Subject: Re: Paper on dual licensing
From: Tom Lord <lord@emf.net>
Date: Fri, 6 Dec 2002 15:36:03 -0800 (PST)



       >> I'm not sure whether this is a serious question.  Obviously
       >> the answer is yes.  Most people care only whether software
       >> solves their problem.

       > The Free Software idea has some things in common with
       > environmentalism, in terms of the difficulty in gaining
       > "traction" over "convenience for me" with the populace...


Free software licensing is, for most users, a purely theoretical
advantage of no practical consequence.

For some users, in current practice, it's a way to get away without
paying programmers: so it is actually bad for the software ecology.

So the challenge before us, is to make the theoretical value of libre
licensing into a practical, ecologically sane value.  
mean?

	A "practical value" means that:

	1) customers directly benefit from it
	2) it's ecologically sensible

Simply lowering "total cost of ownership" satisfies (1), but not (2).
Corporations that concentrate purely on this approach are economic
polluters.

Instituting a "software tax" _arguably_ satisfies (2) (but good luck
implementing it), but I think few users would agree that it does (1)
in any fair way.

What do customers complain about (directly or indirectly)?  What
problems do they have?   


	(1) Everyone disparages the IT industry.  Nobody on the user
	    side (to a first approximation) likes their admins.[*]
	    Nobody on this list (roughly, the software producer side)
	    has much stated respect for what IT departments are doing
	    these days.


	(2) No individual users like their help lines.   None of them
	    like what happens when they get "stuck" -- when their
	    system fails to work correctly or do what they want.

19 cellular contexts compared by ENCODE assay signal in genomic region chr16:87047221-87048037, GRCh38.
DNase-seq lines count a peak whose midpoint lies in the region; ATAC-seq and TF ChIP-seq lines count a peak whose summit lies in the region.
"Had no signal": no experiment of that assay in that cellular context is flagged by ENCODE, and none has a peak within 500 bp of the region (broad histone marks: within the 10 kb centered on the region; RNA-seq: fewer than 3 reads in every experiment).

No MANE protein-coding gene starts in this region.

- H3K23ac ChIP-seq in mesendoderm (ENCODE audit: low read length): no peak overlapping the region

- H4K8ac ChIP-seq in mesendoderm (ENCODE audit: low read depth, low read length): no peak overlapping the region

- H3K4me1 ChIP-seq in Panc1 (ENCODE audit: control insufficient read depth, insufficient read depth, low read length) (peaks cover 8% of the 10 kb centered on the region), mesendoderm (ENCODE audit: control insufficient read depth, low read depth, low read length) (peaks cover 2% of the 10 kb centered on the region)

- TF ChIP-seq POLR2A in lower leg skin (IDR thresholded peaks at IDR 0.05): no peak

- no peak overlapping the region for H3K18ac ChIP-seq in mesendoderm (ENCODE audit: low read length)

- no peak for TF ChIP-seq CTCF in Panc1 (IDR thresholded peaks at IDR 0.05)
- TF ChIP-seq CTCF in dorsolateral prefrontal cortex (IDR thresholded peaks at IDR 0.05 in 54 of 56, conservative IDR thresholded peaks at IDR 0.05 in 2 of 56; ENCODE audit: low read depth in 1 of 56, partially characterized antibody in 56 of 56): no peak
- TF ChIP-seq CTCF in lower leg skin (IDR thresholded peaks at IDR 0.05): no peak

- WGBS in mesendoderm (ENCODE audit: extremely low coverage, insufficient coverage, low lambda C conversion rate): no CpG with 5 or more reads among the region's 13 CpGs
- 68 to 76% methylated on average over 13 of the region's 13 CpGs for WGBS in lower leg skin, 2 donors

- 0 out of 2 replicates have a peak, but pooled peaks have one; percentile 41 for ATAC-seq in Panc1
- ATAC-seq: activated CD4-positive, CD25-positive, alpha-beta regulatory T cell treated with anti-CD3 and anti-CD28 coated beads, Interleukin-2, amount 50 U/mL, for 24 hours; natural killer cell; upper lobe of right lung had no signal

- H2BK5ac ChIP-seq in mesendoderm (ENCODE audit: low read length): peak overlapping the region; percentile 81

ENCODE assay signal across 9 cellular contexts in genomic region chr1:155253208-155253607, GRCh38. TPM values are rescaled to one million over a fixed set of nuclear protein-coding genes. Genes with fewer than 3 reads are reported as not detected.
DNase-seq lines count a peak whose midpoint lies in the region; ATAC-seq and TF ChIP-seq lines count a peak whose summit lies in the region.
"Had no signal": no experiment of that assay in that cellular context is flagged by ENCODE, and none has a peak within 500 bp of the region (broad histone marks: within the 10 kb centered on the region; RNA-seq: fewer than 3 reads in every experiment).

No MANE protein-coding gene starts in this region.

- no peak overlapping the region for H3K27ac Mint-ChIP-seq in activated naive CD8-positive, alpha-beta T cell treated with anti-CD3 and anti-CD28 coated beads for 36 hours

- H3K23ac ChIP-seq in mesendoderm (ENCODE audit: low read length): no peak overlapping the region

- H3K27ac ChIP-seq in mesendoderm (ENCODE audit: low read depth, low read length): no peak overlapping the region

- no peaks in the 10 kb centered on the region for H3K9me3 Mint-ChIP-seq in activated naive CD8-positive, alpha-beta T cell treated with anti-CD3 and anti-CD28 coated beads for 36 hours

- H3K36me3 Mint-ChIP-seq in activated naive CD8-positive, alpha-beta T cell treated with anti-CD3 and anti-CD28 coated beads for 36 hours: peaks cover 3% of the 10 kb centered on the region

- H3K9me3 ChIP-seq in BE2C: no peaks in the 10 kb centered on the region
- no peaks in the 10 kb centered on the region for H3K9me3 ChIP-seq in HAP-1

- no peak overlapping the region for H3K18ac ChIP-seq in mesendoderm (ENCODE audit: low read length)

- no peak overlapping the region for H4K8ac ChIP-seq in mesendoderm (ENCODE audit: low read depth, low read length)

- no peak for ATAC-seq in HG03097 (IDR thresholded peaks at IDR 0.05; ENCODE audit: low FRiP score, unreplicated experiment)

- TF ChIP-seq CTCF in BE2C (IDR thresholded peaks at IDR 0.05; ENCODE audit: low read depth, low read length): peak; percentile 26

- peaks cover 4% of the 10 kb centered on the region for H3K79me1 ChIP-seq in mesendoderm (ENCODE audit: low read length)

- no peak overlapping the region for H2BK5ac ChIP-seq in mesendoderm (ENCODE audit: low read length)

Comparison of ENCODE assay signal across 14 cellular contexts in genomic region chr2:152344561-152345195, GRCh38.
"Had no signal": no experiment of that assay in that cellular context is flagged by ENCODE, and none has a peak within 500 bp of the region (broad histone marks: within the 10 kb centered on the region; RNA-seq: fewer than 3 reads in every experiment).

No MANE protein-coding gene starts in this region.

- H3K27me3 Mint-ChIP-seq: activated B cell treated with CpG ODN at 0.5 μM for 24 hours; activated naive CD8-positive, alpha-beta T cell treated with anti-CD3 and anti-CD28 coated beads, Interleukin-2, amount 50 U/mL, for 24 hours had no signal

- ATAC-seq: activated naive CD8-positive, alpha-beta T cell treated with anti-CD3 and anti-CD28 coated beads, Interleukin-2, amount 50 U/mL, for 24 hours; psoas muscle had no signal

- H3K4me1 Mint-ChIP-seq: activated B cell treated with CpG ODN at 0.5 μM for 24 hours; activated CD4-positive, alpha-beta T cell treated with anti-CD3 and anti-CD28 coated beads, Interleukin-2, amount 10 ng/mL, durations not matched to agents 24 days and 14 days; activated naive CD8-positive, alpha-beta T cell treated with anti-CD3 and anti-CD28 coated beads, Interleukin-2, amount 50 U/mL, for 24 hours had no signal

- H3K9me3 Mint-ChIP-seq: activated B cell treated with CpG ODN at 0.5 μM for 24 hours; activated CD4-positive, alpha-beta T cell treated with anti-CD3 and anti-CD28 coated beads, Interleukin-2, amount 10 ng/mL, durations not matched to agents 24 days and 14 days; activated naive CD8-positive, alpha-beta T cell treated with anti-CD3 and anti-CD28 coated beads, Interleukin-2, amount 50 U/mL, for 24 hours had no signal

(3) No users (except for CIOs) thinks to ask for new
            features/programs anymore (again, to a first
            approximation).   The features of software are determined
            by mysterious others -- people are disempowered.


	(4) This isn't a popular complaint: it's mine.  We've deployed
	    too much bad, poorly controlled, poorly understood
	    software systems, too quickly.   What productivity gains
	    we've seen are masking a looming software crisis, when
	    these systems start to reveal their vulnerability and 
	    intractability.


So, one agenda is:

	(A) Completely replace IT departments with outsourced
	    services.  It is important that these services do a 
	    better, friendlier job of interacting with users.

	(B) Do a better job of bringing users into-the-loop for 
	    specing the future.  This is, of course, a
	    marketing/infrastructure challenge: it's also a technology
	    challenge (e.g., which is cheaper to rapidly develop: a
	    new Gnome app, a new Mozilla-based app, or a new Emacs
	    mode)?

	(C) Raise the standards for deployed systems.  Return to 
	    K.I.S.S. principles.


Schematically, my "How to create a gazillion free software jobs...."
plan addresses (A) and (B).   My "process is the solution" rants and
"what I plan to do in my R&D lab" rants speak to (A), (B) and (C).

BTW, I care a lot about the environment but if I ever have money
again, I want to buy a gas-guzzling hummer (but I don't plan to use it
for scooting about town, buying groceries, and such).

"It just wouldn't die..."
-t

[*] "nobody likes their IT dept"

   A fun game is to sit in a bar and chat with strangers who work
   in offices.   The phrase "those guys are jerks" seems to come up
   a lot re IT depts.